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Erin Blanchfield: Valentina Shevchenko’s grappling is ‘very, very basic,’ could ‘use some improvement’

Erin Blanchfield now considers herself the de facto No. 1 contender in the women’s flyweight division, and she’s anxiously awaiting the next title fight between Valentina Shevchenko and Alexa Grasso at UFC 285.

Following a dominant win over Jessica Andrade at UFC Vegas 69, Blanchfield rocketed up MMA Fighting’s flyweight rankings, with only the champion left ahead of her. While Shevchenko still has to handle business with Grasso on March 4, Blanchfield will be waiting in the wings to challenge the winner.

“I think this fight put me right in line for the next title shot,” Blanchfield said on The MMA Hour. “Taila [Santos] was supposed to fight me and she pulled out at the last minute and then Manon [Fiorot] is hurt for a while. Valentina and Grasso are literally fighting in a week and a half or so. Having me fight for the title next just makes sense.

“I definitely do [think I’m ready],” she added. “I’ve built up a little bit of experience in the UFC. I know where my skill is at and I know if I have a full training camp and I break down whoever I’ll be fighting for that title, I’ll beat anybody.”

Blanchfield has repeatedly said she wants to be the person to dethrone Shevchenko, who is currently the longest-reigning champion on the entire UFC roster, preparing to defend her title for the eighth consecutive time.

Some have suggested that Shevchenko is starting to lose a step, especially after going to a split decision with Taila Santos in her previous outing, but Blanchfield doesn’t believe that’s actually the case.

“I think people are definitely making a little bit much of it,” Blanchfield said. “I don’t know if she’s on the decline. I think it was just that Taila had a good style against Valentina. She’s probably the best grappler that Valentina had fought, and she’s just a physically big girl. I think she was bigger than Valentina in there, so it was easier for her to impose her will on her a little bit.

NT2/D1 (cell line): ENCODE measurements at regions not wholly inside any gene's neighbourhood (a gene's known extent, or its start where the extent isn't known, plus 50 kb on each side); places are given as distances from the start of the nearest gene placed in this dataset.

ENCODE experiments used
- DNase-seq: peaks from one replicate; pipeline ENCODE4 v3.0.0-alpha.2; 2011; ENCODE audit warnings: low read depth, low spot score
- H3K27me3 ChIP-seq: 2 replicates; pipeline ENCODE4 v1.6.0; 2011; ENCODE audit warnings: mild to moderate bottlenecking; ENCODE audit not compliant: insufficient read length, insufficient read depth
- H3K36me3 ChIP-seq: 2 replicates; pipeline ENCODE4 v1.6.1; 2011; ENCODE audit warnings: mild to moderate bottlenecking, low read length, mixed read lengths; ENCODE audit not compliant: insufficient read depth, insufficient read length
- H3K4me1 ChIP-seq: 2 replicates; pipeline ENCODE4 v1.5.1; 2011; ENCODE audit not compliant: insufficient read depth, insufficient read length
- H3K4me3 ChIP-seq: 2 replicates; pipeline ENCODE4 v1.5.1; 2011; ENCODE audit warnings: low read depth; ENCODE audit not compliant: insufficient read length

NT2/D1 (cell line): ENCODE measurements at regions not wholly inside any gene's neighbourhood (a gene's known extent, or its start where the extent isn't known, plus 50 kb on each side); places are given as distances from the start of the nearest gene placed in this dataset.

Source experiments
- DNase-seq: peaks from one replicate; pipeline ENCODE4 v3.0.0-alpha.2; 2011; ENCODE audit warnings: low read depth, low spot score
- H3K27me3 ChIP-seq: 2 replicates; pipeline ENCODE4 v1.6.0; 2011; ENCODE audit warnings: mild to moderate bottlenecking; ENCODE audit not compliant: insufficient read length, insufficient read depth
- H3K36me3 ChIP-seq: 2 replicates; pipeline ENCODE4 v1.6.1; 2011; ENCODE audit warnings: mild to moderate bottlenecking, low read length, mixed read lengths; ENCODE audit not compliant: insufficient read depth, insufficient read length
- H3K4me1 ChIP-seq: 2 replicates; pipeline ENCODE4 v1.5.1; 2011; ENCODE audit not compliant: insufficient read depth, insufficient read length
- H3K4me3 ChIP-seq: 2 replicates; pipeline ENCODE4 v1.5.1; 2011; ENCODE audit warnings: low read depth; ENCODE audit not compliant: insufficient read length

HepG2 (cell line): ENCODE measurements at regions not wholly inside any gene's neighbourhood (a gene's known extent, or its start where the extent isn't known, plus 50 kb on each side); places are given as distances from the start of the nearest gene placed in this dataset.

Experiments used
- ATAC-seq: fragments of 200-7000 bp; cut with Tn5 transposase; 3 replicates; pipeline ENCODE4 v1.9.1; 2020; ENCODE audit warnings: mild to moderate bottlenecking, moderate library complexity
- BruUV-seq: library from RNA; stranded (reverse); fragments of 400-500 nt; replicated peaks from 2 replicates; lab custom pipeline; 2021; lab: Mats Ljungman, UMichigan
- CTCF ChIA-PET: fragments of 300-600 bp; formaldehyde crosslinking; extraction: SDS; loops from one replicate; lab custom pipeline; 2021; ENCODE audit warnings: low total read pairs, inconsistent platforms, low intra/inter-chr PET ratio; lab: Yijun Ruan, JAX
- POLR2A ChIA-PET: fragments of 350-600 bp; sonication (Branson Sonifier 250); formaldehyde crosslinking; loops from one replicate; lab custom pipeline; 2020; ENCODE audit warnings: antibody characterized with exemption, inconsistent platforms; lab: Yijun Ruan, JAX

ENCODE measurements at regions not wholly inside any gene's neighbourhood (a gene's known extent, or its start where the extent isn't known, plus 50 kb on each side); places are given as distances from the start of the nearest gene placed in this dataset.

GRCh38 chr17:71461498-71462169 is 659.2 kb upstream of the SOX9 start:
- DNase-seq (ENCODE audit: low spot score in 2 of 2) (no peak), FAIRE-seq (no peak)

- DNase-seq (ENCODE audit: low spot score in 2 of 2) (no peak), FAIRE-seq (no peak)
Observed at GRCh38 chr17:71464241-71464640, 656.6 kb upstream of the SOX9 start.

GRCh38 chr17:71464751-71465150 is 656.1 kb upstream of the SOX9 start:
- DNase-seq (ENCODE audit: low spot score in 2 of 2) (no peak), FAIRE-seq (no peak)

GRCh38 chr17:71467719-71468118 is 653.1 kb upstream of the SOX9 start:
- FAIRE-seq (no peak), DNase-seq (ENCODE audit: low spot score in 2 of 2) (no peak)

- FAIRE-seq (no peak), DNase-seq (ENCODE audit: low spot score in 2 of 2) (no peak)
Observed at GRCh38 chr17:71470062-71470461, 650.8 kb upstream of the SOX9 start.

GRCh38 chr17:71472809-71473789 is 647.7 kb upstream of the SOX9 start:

“I don’t necessarily think she’s on the decline. I just think it’s showing a little bit of the holes she does have. Taila just did good job of using that to her advantage. I don’t think you’ll see a similar fight with Grasso because Grasso just doesn’t have that style or that size to put Valentina. You’ll probably see something similar to her older fights.”

Perhaps the most interesting part about her analysis is Shevchenko’s perceived weakness on the ground might play directly into what Blanchfield does best.

The 23-year-old fighter from New Jersey has displayed an incredibly dominant grappling game with three submission wins in the UFC, including finishes over Andrade and Molly McCann in her past two appearances.

“Valentina, I don’t think it’s any secret her striking is very good,” Blanchfield explained. “Her Muay Thai is very crisp. She even has some decent body lock takedowns. But I think on the actual floor, her jiu-jitsu, it’s not bad. It’s just very, very basic.

“I don’t think she has many submissions. I don’t think she can get out of certain positions very well, like what we saw against Taila. I kind of think that’s where her game is the most basic and probably could use some improvement.”

While Shevchenko actually has several submission wins and finishes on the ground during her UFC career, Blanchfield still likes her chances in those positions.

Of course, Blanchfield won’t shy away from engaging with Shevchenko anywhere the fight might take them, but she’s well aware of her greatest advantage in that potential fight.

“I know I could fight with Valentina anywhere, but against anybody in the flyweight division, I know that my jiu-jitsu is better,” Blanchfield said. “I can finish anybody.”

As it stands, Blanchfield doesn’t know if she’ll be cageside for UFC 285 in Las Vegas, although she likes the idea of sitting right there to watch Shevchenko and Grasso go to war.

Obviously, Blanchfield already believes she’s next in line if Shevchenko wins, and ideally that would allow her the opportunity to become one of the youngest champions in UFC history.

“I plan on it,” Blanchfield said. “If I get that title shot next, yes definitely [I will be champion].”

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